And finally, she is officially commissioned. When I install a sponge inside, and a homemade nose clip in the deck bungees, you know I mean business. In the spirit of the relaxed tempo of this entire project, I shall patiently await the morrow to take her to my favorite put-in and let her do some real boat stuff. I expect it to be a very enjoyable little outing.
Update: September 16, 2010: Yep, finished, commissioned, and in routine use.
(It's true -- boat projects really can get finished!)
Dang it, I keep meaning to add a few neato action shots of the finished product, but can never seem to get any pictures that are worth a hoot so I keep putting it off. But here's a sweet profile shot taken in mid-September, after she's been in use for a coupla-few months. There's no question about it, this boat and I are best friends now, I paddle 'er daily weather permitting, and she is everything and more I hoped for. I love the Outer Island because it just does EVERYTHING well; it handles big water well, is pure joy on flat water, rolls very famously, hauls ass very fastly, and just tears it up in the beauty department. I'll add more cool stuff like actual pictures whenever I get some, which surely will happen sooner or later. Until then, thanks for tuning in!
|This is where I launch most often. We're on the Kemah-Seabrook Channel, which connects the entire Clear Lake watershed to Galveston Bay, so there is every conceivable sea adventure possible within a short paddle from this boat ramp. I've been launching various types of boats right here since the seventies when I was just a kid. The place has changed a lot, none of those casas grandes used to be there. But it's still a wonderfully interesting place for boating, and just ten minutes from my driveway.|
Update: Halloween Day 2010: I still haven't gotten any cool action photos, but here are a few more pics trickling in as I think of things I want to add to this little production......
||Got a couple things I'd like to discuss here.
First is wood selection. I try to never use anything but good old
Western Red Cedar because it's so perfect for boat building. Basswood
comes close, however, and I used for the center
stripe and two pinstripes because finding very light
colored cedar has been impossible lately. The two dark strips on either side of the
center stripe are from a nice chocolate colored cedar board I reserved for
just such occasions as this.
Which brings us to a cool feature I enjoy pointing out to interested parties: the next two courses of strips outboard of the pinstripes are from the same board. Yes, the "tiger-striped" and "regular" strips next to 'em are from the same board; the only difference is that one is plain-sawn and the other quarter-sawn. See next photo, below, for more on this.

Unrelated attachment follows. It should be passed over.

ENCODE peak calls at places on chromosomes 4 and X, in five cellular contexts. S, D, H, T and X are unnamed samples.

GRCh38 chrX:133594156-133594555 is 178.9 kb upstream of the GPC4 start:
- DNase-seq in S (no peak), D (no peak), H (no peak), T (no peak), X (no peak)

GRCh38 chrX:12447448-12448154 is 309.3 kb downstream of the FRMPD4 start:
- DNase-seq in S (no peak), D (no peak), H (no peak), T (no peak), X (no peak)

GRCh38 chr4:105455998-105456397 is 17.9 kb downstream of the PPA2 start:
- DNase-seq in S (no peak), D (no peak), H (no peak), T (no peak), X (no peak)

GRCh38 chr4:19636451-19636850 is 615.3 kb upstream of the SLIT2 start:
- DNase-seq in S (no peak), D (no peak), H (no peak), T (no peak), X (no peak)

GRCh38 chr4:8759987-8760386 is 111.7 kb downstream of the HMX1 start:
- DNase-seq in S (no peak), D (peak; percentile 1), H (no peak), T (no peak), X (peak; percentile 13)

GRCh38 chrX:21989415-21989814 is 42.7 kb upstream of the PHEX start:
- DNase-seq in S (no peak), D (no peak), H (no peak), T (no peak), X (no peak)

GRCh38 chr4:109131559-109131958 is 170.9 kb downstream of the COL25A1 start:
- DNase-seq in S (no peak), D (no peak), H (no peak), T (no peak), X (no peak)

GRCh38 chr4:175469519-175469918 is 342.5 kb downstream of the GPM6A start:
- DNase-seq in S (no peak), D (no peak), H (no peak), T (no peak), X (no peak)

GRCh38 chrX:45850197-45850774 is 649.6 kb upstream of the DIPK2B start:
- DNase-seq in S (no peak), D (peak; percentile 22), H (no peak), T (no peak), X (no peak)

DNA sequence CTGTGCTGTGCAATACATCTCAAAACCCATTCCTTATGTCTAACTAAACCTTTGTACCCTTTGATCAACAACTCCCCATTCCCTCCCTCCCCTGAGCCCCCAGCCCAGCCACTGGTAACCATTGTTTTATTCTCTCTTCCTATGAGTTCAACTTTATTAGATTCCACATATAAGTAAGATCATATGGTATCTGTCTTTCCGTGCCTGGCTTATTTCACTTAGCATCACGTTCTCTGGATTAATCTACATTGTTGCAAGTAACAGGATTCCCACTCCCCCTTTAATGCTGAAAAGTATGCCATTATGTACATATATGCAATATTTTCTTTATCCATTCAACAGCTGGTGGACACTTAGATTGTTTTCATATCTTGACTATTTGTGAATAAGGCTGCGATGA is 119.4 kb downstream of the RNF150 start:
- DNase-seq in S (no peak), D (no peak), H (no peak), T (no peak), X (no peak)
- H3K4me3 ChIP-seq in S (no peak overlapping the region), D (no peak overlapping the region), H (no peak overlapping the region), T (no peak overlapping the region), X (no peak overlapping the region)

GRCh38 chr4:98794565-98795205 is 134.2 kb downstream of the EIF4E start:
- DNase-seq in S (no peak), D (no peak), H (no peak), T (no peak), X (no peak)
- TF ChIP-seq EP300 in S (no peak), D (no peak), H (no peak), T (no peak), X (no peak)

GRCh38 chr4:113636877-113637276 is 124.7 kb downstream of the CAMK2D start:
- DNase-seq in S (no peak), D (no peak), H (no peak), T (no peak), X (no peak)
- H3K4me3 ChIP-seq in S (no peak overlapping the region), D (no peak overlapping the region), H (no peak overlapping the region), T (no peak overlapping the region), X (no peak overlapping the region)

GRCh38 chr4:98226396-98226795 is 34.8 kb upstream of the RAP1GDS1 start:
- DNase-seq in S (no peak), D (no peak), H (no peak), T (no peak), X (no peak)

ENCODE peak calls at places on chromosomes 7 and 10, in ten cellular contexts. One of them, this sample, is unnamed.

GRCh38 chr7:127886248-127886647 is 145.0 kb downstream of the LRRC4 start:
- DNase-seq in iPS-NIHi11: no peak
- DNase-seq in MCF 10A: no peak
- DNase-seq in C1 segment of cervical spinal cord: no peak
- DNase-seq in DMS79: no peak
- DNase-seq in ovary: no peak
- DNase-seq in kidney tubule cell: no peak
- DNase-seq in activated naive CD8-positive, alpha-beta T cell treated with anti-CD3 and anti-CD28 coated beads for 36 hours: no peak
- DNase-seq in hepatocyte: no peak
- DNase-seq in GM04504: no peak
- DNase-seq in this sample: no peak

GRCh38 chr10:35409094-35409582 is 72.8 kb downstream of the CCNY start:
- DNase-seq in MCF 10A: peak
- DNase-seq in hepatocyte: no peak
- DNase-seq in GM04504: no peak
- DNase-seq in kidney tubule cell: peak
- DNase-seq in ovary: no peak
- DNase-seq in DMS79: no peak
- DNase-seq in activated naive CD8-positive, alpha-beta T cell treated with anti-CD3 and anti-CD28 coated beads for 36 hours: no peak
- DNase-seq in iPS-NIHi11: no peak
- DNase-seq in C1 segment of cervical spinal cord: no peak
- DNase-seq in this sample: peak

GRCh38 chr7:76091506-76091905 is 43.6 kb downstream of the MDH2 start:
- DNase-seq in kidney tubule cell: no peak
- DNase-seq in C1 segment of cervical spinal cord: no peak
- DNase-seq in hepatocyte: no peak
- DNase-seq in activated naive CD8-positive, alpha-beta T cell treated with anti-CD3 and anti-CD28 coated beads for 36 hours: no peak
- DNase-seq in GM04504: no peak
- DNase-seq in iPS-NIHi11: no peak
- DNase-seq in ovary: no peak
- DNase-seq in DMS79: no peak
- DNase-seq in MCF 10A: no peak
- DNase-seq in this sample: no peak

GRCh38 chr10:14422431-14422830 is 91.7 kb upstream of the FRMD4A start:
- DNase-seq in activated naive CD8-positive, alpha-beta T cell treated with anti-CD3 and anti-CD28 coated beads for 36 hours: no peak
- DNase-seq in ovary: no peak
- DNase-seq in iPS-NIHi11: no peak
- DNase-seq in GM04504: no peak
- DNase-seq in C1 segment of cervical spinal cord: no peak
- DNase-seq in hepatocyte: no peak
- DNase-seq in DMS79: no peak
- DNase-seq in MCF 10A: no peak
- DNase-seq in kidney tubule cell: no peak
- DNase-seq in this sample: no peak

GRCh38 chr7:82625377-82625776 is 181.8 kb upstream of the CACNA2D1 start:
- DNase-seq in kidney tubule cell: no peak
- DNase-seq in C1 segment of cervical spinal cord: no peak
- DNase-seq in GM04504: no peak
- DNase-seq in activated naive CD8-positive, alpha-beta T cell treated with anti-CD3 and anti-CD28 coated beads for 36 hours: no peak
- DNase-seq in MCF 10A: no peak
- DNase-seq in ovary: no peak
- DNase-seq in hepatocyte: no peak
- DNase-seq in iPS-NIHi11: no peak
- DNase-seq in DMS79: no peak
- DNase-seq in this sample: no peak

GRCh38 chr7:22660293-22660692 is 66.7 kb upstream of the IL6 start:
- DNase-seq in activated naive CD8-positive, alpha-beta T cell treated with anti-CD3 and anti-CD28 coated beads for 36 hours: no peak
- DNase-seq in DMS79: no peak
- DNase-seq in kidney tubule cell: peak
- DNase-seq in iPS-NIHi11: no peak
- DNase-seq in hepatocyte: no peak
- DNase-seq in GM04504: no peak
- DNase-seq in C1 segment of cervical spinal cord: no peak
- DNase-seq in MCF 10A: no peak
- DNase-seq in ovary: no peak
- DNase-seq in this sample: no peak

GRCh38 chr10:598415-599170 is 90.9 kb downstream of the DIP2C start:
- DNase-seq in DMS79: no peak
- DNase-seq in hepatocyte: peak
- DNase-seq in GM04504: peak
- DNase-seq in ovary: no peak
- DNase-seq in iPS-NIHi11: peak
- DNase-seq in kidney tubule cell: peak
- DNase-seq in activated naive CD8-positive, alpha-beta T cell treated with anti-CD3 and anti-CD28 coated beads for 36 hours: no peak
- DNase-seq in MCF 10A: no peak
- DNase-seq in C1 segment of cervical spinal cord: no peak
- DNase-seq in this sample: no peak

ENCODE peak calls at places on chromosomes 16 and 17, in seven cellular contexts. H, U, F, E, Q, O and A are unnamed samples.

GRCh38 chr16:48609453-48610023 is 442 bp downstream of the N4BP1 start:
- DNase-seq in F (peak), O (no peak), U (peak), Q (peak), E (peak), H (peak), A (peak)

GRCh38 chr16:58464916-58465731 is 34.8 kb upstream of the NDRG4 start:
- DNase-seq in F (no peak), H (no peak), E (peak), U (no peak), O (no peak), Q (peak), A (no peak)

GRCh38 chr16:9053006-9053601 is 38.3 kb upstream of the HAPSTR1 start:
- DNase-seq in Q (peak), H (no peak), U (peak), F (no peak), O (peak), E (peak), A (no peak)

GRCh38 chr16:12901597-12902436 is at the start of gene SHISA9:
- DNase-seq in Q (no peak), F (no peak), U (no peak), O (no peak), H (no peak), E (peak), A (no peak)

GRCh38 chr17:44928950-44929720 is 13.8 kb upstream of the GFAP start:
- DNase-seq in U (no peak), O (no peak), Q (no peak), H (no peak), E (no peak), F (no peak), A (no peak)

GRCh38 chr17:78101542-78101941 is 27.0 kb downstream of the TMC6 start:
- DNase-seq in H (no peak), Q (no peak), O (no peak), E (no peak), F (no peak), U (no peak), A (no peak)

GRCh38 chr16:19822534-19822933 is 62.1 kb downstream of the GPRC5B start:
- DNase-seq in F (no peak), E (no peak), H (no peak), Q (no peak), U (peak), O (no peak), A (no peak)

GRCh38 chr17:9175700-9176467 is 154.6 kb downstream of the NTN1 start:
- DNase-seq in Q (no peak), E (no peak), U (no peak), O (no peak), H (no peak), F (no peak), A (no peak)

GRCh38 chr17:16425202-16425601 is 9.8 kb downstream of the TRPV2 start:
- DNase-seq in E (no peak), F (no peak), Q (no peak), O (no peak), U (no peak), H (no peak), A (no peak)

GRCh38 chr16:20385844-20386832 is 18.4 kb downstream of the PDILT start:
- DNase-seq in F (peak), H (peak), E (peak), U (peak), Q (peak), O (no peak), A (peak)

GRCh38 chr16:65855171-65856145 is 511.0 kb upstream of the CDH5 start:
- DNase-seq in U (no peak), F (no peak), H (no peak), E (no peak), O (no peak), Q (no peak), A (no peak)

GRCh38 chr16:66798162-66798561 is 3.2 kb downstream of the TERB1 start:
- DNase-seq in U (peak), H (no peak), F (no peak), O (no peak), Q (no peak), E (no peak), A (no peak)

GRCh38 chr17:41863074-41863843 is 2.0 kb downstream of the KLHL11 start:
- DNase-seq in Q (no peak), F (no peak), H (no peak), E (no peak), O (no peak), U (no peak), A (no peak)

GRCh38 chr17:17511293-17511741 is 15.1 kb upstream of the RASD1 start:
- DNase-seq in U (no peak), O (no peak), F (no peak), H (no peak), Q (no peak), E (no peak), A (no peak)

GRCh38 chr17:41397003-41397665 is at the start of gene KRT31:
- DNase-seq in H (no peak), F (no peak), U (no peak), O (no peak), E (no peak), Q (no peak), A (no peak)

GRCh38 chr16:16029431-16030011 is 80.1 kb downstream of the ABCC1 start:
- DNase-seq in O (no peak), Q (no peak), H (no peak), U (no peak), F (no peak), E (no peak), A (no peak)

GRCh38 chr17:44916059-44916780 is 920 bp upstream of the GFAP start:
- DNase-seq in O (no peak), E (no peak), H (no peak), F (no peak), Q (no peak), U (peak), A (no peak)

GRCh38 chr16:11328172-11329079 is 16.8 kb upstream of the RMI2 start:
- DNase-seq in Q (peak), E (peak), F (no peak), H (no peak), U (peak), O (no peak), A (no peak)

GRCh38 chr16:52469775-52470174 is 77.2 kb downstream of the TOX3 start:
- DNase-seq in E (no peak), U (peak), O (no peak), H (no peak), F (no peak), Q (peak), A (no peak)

Then, all deck strips are "book matched". Want some good advice? Always take the most care with your foredeck, because that's what you're going to be looking at when you're paddling.
Note the "soft padeye" installed to help pull the hatch lid up. Align the loop fore-n-aft to prevent splashing. This works better than anything else I've tried to make popping hatches as easy as it's ever going to get. Oh, and drill tiny vent holes in the bulkheads too.
Finally, ever since I built it, I've been wondering if I ought to have added two more pinstripes between the tiger stripe and regular field strips for an emboldened center stripe design. What do you think?
|I buy 2x4, 4x4, 4x6, etc., lumber that's sold for building
decks and the like, never even look at "one-by" material because I want
100% control over width, thickness, and edge condition of 100% of my
strips. Inconsistencies in
final strip dimensions lead to additional work, and any experienced
woodworker will tell you it's just a lot easier to do things correctly at
the earliest possible point.
Here, a 2x4 was cut to yield pieces that measures precisely 3/4" thick by whatever wide. The top face of this piece is what's known as "plain sawn", with its coarse grain features; and the side edge, at bottom of photo, is what we call "quarter sawn", with its fine tight grain. You can see how my strips are about to be ripped now.
Plain sawn strips can look cool, but like knots*, can give trouble too. Problem is, plain sawn faces tend to sand out "wavy" because the wood goes from soft to hard to soft between the light and dark bands. Getting a varnish-ready surface takes extremely careful sanding, usually by hand with a fairing board, and still requires fill coats of epoxy to completely even out. I would use more plain sawn strips if it weren't for this problem. I mean, challenge.
* Knots can sponge up epoxy and cause starved cloth spots, and concentrated resins within knots can cause delamination problems with the 'glass. It doesn't always happen, but certainly can. Ask me how I know......
Above: Wide face of board is "plain sawn", the narrow face is "quarter sawn".